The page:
What does this all mean?

As a hedge fund you've got capital and you're being paid to put that capital to work. Even if you're long/short equity, you're typically net long at least the same amount as your capital, unless you're holding substantial portions in cash. As an investor in a hedge fund, you don't want your manager charging you hedge fund fees to invest in cash. You can do that yourself. For free.

In a down-cycle, the equity hedge fund manager would have to be a pretty impressive stock picker and seller just to cut even. It's tough to be consistently correct, especially in a fear-driven, volatile market.

But it's the fixed-income hedge funds that have to deal with large bid-offer spreads on OTC-traded securities to cover the market's illiquidity premium/discount and the intermediary's (bank's/broker's) risk that it can't off-load the security and may become subjected to downside MtM pricing risk. You have to be pretty good just to come out even.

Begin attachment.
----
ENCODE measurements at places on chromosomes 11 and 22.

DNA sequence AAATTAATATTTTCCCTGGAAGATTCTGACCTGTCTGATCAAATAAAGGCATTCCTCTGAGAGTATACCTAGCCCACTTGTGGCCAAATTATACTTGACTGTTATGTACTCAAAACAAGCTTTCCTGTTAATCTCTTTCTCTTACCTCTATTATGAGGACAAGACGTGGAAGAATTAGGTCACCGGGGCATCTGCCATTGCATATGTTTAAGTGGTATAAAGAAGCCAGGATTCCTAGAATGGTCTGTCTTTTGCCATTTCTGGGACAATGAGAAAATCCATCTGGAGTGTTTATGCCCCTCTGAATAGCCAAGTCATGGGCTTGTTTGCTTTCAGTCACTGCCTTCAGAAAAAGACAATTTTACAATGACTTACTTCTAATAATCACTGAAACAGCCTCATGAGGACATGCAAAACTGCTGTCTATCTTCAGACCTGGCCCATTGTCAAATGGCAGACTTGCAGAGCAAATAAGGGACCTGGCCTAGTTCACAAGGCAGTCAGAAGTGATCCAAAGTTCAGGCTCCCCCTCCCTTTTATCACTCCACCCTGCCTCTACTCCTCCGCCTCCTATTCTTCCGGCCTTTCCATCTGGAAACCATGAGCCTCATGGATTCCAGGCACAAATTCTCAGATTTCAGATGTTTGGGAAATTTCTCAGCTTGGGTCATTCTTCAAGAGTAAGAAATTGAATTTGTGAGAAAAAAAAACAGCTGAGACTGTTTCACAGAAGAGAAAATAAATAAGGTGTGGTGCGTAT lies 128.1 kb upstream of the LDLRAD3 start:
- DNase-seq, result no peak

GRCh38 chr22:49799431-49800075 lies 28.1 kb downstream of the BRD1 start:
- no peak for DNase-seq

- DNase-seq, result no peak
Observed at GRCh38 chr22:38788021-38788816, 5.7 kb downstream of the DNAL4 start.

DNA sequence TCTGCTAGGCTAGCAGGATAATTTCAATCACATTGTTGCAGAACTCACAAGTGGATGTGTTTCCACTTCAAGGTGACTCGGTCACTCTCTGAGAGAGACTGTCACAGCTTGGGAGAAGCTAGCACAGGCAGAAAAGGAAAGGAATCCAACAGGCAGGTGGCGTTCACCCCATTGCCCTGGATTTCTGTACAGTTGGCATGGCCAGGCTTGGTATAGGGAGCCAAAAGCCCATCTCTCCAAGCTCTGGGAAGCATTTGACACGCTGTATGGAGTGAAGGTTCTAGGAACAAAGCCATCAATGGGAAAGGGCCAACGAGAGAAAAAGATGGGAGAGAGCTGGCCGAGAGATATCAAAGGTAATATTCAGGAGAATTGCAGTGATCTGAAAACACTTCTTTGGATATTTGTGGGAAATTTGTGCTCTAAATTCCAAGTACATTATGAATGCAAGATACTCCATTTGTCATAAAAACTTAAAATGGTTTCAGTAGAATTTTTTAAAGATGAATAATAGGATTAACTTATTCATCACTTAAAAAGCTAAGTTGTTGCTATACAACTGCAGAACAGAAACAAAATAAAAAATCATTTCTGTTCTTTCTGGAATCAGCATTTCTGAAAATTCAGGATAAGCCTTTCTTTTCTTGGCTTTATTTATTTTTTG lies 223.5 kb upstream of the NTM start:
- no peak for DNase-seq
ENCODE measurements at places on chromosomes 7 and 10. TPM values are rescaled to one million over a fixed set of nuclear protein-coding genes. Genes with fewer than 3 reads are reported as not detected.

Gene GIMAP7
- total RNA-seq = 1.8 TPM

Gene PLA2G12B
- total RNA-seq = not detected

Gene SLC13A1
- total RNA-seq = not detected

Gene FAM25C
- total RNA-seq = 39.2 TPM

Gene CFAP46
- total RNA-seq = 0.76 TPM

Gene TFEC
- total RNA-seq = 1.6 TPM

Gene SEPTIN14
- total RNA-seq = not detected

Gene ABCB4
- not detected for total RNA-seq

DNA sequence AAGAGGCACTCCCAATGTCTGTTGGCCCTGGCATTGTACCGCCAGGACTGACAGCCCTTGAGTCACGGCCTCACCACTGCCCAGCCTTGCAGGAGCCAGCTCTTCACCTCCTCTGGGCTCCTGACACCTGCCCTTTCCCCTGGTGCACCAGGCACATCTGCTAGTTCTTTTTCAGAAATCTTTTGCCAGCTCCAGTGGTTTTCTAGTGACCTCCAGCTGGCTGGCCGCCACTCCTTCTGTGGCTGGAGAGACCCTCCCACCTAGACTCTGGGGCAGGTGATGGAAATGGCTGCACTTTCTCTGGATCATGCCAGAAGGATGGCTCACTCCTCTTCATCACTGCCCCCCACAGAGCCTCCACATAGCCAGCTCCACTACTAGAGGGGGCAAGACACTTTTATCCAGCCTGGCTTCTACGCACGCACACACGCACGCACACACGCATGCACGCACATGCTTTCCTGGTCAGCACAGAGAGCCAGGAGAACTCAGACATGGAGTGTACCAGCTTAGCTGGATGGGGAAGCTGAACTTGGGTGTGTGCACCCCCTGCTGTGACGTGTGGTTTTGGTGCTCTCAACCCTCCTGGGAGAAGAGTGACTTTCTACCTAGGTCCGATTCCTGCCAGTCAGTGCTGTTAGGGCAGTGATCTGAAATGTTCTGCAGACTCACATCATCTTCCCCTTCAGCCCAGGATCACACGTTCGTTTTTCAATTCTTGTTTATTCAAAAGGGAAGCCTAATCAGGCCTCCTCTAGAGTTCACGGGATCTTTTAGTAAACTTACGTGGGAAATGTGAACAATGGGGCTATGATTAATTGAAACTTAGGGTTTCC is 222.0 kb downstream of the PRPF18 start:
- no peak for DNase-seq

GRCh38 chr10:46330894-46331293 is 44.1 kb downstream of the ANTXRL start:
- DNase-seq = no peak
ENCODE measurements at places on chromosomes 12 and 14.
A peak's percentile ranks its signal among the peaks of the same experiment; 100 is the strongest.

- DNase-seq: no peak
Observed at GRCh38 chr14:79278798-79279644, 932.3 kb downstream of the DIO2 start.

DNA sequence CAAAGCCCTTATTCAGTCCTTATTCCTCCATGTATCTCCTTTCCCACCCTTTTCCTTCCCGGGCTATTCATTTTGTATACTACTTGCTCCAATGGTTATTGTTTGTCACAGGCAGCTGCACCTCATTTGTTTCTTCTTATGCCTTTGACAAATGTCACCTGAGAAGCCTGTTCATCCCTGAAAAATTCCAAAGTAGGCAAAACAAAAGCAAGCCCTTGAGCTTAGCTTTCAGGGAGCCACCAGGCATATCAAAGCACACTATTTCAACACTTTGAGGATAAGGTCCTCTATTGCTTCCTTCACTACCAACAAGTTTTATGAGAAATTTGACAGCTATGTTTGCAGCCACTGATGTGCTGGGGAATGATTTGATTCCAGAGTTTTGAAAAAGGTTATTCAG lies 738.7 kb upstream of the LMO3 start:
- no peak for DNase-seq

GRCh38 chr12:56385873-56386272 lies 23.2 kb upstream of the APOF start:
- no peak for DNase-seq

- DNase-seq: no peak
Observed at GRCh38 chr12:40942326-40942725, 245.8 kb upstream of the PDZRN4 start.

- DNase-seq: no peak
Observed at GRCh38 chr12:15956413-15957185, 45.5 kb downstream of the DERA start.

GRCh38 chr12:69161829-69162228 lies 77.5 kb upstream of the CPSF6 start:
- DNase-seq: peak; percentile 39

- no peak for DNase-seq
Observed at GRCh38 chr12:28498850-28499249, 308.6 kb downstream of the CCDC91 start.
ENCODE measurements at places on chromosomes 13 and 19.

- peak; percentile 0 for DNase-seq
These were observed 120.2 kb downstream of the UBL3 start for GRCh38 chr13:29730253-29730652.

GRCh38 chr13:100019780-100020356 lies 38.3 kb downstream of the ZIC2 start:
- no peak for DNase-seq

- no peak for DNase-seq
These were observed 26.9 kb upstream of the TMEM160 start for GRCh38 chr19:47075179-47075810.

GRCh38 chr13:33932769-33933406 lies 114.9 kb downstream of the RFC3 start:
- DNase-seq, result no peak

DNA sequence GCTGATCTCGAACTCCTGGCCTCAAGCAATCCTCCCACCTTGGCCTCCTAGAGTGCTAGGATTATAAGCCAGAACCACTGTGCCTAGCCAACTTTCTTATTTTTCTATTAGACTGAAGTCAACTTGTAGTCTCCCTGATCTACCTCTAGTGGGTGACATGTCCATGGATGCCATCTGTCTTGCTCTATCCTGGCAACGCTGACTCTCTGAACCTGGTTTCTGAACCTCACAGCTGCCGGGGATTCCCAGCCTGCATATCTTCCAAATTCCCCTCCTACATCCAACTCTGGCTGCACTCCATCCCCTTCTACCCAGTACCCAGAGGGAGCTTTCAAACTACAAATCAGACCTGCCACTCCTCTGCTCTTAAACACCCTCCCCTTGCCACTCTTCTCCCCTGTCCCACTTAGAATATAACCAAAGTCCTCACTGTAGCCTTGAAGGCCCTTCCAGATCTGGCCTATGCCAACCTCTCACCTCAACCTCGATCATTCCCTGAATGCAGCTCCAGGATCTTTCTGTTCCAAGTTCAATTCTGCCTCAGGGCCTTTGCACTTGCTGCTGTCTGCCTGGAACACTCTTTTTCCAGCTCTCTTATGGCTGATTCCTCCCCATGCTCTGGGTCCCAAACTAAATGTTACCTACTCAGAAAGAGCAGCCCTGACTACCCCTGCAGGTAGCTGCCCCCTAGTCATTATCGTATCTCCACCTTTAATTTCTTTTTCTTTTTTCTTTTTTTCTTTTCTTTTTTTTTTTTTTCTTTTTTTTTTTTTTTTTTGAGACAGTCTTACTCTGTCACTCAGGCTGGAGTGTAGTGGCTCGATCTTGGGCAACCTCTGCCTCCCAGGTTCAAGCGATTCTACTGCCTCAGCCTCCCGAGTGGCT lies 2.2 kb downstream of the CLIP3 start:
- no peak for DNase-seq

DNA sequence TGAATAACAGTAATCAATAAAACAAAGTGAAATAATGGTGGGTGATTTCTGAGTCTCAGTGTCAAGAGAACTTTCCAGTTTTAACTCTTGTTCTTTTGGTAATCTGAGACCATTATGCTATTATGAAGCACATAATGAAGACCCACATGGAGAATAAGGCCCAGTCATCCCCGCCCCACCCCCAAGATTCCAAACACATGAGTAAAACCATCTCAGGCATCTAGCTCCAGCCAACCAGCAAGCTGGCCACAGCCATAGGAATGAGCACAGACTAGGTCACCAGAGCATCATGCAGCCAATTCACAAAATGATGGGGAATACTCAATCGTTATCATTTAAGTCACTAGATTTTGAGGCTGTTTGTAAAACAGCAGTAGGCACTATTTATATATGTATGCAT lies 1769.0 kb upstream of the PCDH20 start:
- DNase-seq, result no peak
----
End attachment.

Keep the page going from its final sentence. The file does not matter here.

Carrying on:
And then there's that little issue of leverage. With hedge funds going under all over the place, the banks are understandably being ultra careful about who they lend to (not to mention spending extraordinary amounts of time reverse-engineering the value of their clients' portfolios, to get a better idea of any pending client defaults). If you're looking like defaulting, your haircuts are going to go out of the roof and/or they may draw their line completely. So your hedge fund's default probability -- or more accurately your leverage providers' perceptions of your default probability -- adds an additional burden to the deleveraging nightmare (see our piece Illiquidity: Self-perpetuating Phenomenon). But a blog on this will have to wait for another day...

Where to from here?

We can't pretend to have all the answers; let's call these guesses for now:

Similar to the increased regulatory demands Goldman and Morgan now face as bank holding companies (subject to the Fed), hedge funds are suffering from increased scrutiny and, with it, criticism of their investments and operations - not to mention decreasing investor confidence and redemptions skittishness.

(Even New York City Mayor Michael Bloomberg endorsed the U.S. Treasury's recent recommendation of a new "market stability regulator," that would be able to step in when markets got out of control, having oversight over firms that generally escape regulation, like hedge funds and private equity firms.)